I appreciate being able to share this with you. I'm all excited about CES.

Tyler Suiters

Razer is a gaming company that is known to put a specific focus on gamers themselves. And joining us now to talk about that experience and the industry in general, is Kevin Allen. Kevin, good to have you with us today, sir.

Kevin Allen

Thank you so much, Tyler, a pleasure to be on this podcast.

Tyler Suiters

So Razer focuses on the gamer. Great mission statements. Explain that a bit. How would you have that play out?

Kevin Allen

Well, you know the gamer needs a lot of different gear and services to make the entire gaming experience an enjoyable one, and we make components, and hardware, and software, and services that support all of that, Right? Whether it be a keyboard, or a mouse, or a headset, it would be laptops that power the games, and even so far as the new streaming devices that allow them to put their content out there on the Internet for everyone to see.

We even have services, like our Chroma System that allows them to control lighting inside the room, and even with all their various components that really makes the gaming experience more immersive, more enjoyable, more emotional even.

Tyler Suiters

Interesting point. So what is it that drives emotion for the gamer in Razer's mind? Is it the tactile experience, is it the immersion in the game itself? Is it as simple as the graphics and making them as lifelike as possible?

Kevin Allen

I mean, it's all the above, but starting from that tactile experience that you mentioned, you know mechanical gaming keyboards are soft of a gold standard. We innovated even last year with an opto-mechanical using a laser-guided switch, so the laser actually actuates the switch, and that's called The Huntsman.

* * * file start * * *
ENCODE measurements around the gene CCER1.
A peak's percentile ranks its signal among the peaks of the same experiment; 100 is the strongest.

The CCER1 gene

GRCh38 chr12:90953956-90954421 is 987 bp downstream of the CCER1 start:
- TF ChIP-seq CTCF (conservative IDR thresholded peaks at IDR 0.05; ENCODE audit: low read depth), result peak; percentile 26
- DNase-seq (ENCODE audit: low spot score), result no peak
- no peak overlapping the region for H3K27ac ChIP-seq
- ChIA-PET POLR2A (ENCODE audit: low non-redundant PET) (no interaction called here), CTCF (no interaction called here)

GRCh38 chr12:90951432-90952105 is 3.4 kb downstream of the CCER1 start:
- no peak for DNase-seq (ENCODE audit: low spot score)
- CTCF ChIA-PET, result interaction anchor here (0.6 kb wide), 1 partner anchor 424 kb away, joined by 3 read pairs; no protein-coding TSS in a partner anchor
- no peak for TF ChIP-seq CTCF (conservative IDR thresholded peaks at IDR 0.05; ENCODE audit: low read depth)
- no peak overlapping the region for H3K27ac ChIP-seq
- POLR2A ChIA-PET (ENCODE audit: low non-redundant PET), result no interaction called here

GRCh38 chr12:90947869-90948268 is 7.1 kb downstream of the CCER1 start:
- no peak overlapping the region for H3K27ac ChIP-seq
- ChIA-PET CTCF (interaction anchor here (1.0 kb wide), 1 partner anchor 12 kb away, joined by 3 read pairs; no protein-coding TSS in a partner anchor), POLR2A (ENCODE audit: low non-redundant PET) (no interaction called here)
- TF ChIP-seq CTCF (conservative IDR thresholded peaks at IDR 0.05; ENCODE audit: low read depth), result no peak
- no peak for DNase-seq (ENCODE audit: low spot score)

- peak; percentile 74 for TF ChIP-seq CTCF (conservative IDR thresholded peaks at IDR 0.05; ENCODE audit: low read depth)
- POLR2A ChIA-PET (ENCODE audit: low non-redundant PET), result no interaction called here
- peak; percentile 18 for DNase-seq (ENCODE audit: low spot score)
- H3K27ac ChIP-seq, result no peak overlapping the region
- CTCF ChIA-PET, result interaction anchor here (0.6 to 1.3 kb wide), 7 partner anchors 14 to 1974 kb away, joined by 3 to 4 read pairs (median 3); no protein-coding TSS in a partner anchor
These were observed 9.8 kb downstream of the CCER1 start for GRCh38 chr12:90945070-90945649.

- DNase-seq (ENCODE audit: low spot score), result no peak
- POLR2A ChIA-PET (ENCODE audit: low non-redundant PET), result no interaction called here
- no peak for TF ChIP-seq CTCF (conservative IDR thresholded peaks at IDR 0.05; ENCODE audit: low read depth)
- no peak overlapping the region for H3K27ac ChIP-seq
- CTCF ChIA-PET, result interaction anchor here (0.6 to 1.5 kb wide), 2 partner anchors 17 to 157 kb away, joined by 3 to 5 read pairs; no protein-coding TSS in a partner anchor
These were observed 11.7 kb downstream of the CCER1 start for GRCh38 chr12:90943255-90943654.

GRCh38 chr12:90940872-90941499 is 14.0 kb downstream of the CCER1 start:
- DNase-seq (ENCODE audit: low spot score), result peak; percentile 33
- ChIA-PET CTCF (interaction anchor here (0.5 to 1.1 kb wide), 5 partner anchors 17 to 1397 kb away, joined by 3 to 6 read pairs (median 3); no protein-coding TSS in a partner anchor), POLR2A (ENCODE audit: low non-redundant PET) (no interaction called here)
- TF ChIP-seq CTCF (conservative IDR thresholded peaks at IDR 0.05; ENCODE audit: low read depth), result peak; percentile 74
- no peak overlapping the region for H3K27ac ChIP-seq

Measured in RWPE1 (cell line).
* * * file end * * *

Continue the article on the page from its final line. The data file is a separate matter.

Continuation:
So innovating it in small waves like that, that make the gaming experience more... higher performance, quicker actuation, more accurate, higher levels of DPI for the sensors that are in our mice that make the accuracy and the precision of movements within the game.

So that the gamer is physically in control. They feel like they’re in control. And when they feel like they're in control, they feel like they're reaching their optimal gaming level, right? So they're always wanting to level up. That's a phrase that's used in gaming, "leveling up," right?

Tyler Suiters

Yeah.

Kevin Allen

And immersion is lighting and audio as well. So all the above, we touch all those different areas.

Tyler Suiters

Let's pull out a sec, Kevin, to the entire gaming sector, and clearly the pace of innovation is moving at lightning speed, like highly competitive industry, but highly innovative as well, what is your view or snapshot of where the industry is right now and the experience that you're delivering?

Kevin Allen

That's a great question, and I think it depends on which type of gaming your talking about. In the case of, for example, mobile gaming. One thing that's been a trend over the past year and will continue is mobile gaming delivering AAA titles in a mobile format, right?